Property taxes depend on the property assessment and value of your home. The amounts differ across cities, provinces, and territories. For example, in Ontario, the 2022 Toronto residential property tax was 0.63%, while Mississauga’s was 0.83%. Windsor had the higher property tax rate at 1.85%.
Giving Birth or Adopting
The Government of Canada recognizes the need for financial support and benefits to help with the costs of raising a child. As such, you can register to receive Canada Child Benefit payments for your child automatically. The amount you receive is tax-free and will depend on the household’s net income.
Also, if your child has a physical or mental impairment, you can qualify for the Disability Tax Credit (DTC) and the Child Disability Benefit (CDB).
As soon as your child has a social insurance number (SIN), you can open a registered education savings plan (RESP) account on their behalf. The RESP is a savings account used to save and invest in your child’s post-secondary education. The funds can be used for any accredited university, college, or vocational school.
In addition to your savings, you can receive a Canada Education Savings Grant from the government to support your child’s education.
Retirement planning is a significant part of your financial plan. When you decide to stop working, usually from age 60 to 65, you will need retirement income to pay for your living expenses.
Many opt to contribute to a Registered Retirement Savings Plan (RRSP) or a pension account for retirement purposes. Both employed and self-employed tend to use RRSPs. Generally, you only have access to your pension savings once you retire.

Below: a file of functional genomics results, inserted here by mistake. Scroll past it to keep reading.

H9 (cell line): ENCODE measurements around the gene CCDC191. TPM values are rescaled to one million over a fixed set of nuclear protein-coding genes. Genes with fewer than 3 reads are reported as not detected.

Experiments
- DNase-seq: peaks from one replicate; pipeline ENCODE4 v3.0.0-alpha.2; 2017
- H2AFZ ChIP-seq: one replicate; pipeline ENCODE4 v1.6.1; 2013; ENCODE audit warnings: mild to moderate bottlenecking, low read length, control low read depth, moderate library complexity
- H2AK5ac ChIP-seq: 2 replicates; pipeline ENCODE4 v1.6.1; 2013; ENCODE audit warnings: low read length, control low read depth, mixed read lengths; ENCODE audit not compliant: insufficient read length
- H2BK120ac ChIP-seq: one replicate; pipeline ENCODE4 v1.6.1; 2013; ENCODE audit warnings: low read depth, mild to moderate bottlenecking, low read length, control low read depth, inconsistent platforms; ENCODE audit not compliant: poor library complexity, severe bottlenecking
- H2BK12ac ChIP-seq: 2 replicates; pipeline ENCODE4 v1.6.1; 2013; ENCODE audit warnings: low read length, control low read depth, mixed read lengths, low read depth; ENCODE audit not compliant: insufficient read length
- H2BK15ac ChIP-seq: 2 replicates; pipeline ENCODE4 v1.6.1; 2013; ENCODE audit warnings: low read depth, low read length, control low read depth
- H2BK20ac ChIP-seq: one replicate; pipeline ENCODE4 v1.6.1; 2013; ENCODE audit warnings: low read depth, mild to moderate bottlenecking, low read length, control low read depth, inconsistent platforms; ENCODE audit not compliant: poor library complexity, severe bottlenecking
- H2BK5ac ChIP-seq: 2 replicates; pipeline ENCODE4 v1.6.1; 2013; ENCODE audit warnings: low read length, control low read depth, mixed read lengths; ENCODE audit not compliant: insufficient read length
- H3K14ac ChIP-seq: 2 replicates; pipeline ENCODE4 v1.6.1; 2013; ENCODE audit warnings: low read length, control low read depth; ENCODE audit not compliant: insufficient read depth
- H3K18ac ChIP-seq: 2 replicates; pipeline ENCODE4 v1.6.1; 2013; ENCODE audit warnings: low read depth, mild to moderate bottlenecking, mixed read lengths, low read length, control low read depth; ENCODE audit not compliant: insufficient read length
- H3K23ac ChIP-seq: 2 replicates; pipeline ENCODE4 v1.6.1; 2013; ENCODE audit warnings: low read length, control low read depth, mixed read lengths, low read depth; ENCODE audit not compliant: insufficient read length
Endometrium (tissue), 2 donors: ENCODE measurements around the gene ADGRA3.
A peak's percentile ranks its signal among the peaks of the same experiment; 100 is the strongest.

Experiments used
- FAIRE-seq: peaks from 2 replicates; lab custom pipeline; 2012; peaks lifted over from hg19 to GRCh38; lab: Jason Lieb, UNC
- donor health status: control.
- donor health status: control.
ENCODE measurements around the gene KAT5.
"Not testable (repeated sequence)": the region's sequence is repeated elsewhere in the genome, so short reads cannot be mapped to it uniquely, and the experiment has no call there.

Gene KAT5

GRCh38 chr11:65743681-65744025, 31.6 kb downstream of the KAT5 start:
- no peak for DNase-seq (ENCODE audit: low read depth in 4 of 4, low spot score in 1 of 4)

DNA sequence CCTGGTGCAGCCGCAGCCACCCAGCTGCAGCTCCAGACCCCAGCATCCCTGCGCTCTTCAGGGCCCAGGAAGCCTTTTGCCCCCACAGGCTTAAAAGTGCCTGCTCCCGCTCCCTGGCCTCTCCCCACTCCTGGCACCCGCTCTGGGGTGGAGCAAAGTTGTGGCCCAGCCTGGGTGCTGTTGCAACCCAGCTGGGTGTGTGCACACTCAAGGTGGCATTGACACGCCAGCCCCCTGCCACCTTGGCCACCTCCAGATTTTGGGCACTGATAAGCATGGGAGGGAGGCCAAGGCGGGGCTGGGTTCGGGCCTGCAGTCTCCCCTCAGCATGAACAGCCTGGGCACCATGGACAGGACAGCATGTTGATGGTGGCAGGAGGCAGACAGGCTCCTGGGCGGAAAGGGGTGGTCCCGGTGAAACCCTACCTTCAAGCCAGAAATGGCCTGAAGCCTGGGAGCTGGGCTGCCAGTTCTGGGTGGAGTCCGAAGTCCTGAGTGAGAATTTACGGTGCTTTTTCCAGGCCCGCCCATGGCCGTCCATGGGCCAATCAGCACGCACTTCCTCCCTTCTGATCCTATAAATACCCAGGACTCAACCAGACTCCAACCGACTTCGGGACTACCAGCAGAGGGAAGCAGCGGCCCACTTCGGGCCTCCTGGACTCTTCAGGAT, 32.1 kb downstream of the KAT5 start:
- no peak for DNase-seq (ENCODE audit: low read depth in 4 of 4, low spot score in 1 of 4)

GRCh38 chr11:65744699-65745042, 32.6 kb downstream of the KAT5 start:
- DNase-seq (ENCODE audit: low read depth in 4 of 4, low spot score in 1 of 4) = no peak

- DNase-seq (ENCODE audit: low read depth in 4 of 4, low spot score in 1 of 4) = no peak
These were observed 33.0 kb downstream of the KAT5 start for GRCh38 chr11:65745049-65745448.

When you retire, you will receive periodic pension income from the Canada Pension Plan (CPP) or Quebec Pension Plan (QPP). The amount you receive depends on a few factors:
- How much you contributed to the plan
- How old you are when you begin collecting payments
- How much you earned throughout your active work life
For example, if you retire at 65 in 2023, you can receive up to $1,306.57 in monthly CPP payments.
If you are eligible, you can also get retirement payments through the Old Age Security (OAS).
RRSP funds must be converted into a Registered Retirement Income Fund account by the end of the year you turn 71. Another option is to purchase an annuity that pays you income periodically.
You can also withdraw all the money from your RRSP. However, this will lead to immediate tax on your total funds.
When preparing for your income tax return, remember to account for the significant changes in your life that happened that year. They may impact your tax assessment. Knowing what impact they have and adjusting accordingly can make a big difference to your finances. Remember to claim tax deductions and credits you are eligible for and pay taxes you owe. You can review your notice of assessment through your CRA personal tax account.
The NETFILE system has made filing taxes easier than ever before. There’s no need to wait until the last minute or stress about taxes anymore. All you need is your NETFILE access code, which you can find on your previous year’s notice of assessment.
Avoid tax debts by planning early and creating a tax payment plan. If you do find yourself struggling because of tax debt there are options. The CRA may work with you to set up a payment plan. Or you can contact debt.ca to help with developing a debt payment plan.